30. Ladron-de Guevara L, Gomez N, Vazquez-Cantarell M, Garcia-Mendez S, Di Silvio M: [Prevalence of and risk factors for hepatitis C in blood donors].

    Rev Gastroenterol Mex 2002, 67(1):11-16. PubMed Abstract OpenURL

  31. Valdespino JL, Conde-González CJ, Olaiz-Fernández G, Palma O, Kershenobich D, Sepúlveda J: Seroprevalencia de la hepatitis C en adultos de México: &iquest;un problema de salud pública emergente?

    Salud Publica Mex 2007, 49:s395-s403. OpenURL

  32. Mendez-Sanchez N, Ponciano-Rodriguez G, Chavez-Tapia NC, Motola-Kuba D, Almeda-Valdes P, Sanchez-Lara K, Ramos MH, Uribe M: Prevalence of hepatitis C infection in a population of asymptomatic people in a checkup unit in Mexico city.

    Dig Dis Sci 2005, 50(4):733-737. PubMed Abstract | Publisher Full Text OpenURL

  33. Garcia-Montalvo BM, Galguera-Colorado PL: Distribution of hepatitis C virus genotypes, risk factors and liver disease in patients from Yucatan, Mexico.

    Ann Hepatol 2008, 7(4):345-349. PubMed Abstract OpenURL

  34. Vivas-Arceo C, Benavides SA, De Jesus TJ, Panduro A, Rivas-Estilla AM: Hepatitis C virus: prevalence and routes of infection among blood donors of West Mexico.

    Hepatol Res 2003, 25(2):115-123. PubMed Abstract | Publisher Full Text OpenURL

  35. Alvarez-Munoz MT, Vences-Aviles MA, Damacio L, Vazquez-Rosales G, Torres J, Gonzalez-Bravo F, Munoz O: Hepatitis C virus RNA (HCV-RNA) in blood donors and family members seropositive for anti-HCV antibodies.

    Arch Med Res 2001, 32(5):442-445. PubMed Abstract | Publisher Full Text OpenURL

  36. Burguete-Garcia AI, Conde-Gonzalez CJ, Jimenez-Mendez R, Juarez-Diaz Y, Meda-Monzon E, Torres-Poveda K, Madrid-Marina V: Hepatitis C seroprevalence and correlation between viral load and viral genotype among primary care clients in Mexico.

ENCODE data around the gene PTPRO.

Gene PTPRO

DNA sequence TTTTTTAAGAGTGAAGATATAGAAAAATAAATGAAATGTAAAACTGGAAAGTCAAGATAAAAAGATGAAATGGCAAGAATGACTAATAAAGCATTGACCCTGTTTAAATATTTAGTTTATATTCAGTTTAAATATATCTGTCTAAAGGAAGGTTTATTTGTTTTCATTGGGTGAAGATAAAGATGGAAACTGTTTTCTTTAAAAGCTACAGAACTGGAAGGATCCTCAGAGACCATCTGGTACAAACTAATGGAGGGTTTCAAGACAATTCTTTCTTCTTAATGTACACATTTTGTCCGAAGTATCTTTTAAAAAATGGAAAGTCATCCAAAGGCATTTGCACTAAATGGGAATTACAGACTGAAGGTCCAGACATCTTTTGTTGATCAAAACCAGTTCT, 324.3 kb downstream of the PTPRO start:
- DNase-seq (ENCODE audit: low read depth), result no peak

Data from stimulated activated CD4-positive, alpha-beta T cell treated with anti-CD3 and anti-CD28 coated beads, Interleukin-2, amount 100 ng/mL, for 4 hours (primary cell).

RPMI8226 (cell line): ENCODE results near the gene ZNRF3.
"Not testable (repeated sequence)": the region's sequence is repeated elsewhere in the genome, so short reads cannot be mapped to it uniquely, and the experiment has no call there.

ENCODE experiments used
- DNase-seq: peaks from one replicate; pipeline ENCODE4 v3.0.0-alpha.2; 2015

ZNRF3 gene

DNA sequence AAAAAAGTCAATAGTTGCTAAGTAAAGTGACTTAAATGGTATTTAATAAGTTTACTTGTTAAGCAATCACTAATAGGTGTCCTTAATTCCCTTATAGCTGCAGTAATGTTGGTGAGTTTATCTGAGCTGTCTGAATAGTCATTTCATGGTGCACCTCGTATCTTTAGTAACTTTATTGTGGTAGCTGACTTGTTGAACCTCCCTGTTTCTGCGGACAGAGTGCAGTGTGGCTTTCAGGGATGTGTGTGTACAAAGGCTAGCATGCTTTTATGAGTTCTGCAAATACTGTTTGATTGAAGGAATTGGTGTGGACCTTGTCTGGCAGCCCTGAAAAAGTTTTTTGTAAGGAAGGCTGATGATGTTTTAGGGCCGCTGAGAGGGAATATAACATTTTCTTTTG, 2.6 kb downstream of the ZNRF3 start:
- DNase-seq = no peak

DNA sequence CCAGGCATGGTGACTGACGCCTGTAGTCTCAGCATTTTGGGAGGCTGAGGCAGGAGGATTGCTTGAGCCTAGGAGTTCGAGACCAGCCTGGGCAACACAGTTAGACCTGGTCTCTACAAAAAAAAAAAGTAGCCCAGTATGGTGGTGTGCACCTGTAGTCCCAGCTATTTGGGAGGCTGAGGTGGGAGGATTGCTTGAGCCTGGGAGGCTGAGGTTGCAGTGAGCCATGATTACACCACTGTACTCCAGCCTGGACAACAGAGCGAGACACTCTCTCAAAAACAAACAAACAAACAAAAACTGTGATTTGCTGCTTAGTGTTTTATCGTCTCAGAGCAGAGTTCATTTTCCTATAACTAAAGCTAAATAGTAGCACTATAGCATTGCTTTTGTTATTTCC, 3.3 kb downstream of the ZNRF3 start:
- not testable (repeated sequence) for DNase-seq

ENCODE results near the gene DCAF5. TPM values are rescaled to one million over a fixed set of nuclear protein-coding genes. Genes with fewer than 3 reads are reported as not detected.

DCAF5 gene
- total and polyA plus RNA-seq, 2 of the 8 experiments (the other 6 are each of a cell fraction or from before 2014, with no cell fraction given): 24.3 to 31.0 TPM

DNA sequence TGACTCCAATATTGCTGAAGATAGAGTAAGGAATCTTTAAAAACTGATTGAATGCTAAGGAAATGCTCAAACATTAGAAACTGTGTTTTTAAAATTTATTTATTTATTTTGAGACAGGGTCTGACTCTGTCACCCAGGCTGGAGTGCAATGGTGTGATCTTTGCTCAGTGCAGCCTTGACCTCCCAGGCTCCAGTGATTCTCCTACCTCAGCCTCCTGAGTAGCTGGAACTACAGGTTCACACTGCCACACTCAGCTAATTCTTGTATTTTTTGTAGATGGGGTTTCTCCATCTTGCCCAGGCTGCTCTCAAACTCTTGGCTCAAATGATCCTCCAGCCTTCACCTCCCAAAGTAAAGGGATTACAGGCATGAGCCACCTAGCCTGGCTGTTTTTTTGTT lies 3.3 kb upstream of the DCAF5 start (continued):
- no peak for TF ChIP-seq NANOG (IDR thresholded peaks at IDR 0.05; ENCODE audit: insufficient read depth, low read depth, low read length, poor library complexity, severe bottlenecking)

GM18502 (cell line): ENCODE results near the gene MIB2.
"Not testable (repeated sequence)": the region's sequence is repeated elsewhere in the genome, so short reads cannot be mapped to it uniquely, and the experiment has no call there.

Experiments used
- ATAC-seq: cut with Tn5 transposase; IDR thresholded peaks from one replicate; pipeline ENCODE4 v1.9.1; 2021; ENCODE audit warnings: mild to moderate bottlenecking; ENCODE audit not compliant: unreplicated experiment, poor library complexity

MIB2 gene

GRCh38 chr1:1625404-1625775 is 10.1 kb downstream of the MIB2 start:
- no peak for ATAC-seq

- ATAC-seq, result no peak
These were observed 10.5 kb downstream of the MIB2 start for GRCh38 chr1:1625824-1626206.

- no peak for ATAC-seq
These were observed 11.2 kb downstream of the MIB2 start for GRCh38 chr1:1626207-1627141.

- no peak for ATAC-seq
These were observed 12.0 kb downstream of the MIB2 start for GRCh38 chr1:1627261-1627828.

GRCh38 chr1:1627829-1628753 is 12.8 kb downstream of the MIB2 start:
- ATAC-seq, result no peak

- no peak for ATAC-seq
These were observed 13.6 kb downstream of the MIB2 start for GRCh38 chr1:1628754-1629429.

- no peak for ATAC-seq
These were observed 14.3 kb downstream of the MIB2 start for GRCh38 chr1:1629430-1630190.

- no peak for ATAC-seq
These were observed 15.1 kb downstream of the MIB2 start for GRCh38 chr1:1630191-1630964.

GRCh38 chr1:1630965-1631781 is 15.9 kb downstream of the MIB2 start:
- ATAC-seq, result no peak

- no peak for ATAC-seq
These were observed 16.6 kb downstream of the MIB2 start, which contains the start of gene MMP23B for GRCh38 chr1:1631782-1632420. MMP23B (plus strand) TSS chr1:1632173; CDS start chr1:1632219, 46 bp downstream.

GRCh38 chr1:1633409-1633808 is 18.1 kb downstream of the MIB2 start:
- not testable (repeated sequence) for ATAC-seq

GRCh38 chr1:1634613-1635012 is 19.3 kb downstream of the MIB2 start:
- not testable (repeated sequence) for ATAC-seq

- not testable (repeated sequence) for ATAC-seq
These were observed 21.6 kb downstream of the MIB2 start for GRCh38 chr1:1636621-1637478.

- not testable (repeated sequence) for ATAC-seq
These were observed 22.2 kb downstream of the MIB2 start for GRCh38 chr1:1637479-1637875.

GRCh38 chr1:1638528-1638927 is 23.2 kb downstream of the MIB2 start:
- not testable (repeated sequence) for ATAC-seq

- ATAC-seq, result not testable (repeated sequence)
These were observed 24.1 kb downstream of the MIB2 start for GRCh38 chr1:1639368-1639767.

Salud Publica Mex 2011, 53(Suppl 1):S7-12. PubMed Abstract | Publisher Full Text OpenURL

  37. Romero-Figueroa S, Ceballos-Salgado E, Santillan-Arreygue L, Miranda-Garcia M, Rubio-Lezama M, Garduno-Garcia JJ: Risk factors associated with hepatitis C virus infection in an urban population of the State of Mexico.

    Arch Virol 2012, 157(2):329-332. PubMed Abstract | Publisher Full Text OpenURL

  38. Belec L, Legoff J, Si-Mohamed A, Bloch F, Mbopi Keou FX, Becquart P, Matta M, Prazuck T, Petite JP, Gutmann L, et al.: Mucosal humoral immune response to hepatitis C virus E1/E2 surface glycoproteins and HCV shedding in saliva and cervicovaginal fluids from chronically HCV-infected patients.

    J Hepatol 2003, 38(6):833-842. PubMed Abstract | Publisher Full Text OpenURL

  39. Menezes GB, Pereira FA, Duarte CA, Carmo TM, da Silva Filho HP, Zarife MA, Krieger MA, Reis EA, Reis MG: Hepatitis C virus quantification in serum and saliva of HCV-infected patients.

    Mem Inst Oswaldo Cruz 2012, 107(5):680-683. PubMed Abstract | Publisher Full Text OpenURL

  40. King TB, Muzzin KB: A national survey of dental hygienists' infection control attitudes and practices.

    J Dent Hyg 2005, 79(2):8. OpenURL

  41. Su J, Deng XH, Sun Z: A 10-year survey of compliance with recommended procedures for infection control by dentists in Beijing.

    Int Dent J 2012, 62(3):148-153. PubMed Abstract | Publisher Full Text OpenURL

  42. Paez JA, Sharaf EN, Rimlinger F, El-Daly M, El-Hariri H, El-Hoseiny M, Mohsen A, Mostafa A, Delarocque AE, Abdel HM, Fontanet A, Mohamed MK, Thiers V: HCV iatrogenic and intrafamilial transmission in Greater Cairo, Egypt.

    Gut 2010, 9(11):1554-1560. OpenURL

  43. de Waure C, Cefalo C, Chiaradia G, Sferrazza A, Miele L, Gasbarrini G, Ricciardi W, Grieco A, La Torre G: Intrafamilial transmission of hepatitis C virus in Italy: a systematic review.

    J Epidemiol Community Health 2010, 64(10):843-848. PubMed Abstract | Publisher Full Text OpenURL

Pre-publication history

The pre-publication history for this paper can be accessed here:

http://www.biomedcentral.com/1471-2334/14/72/prepub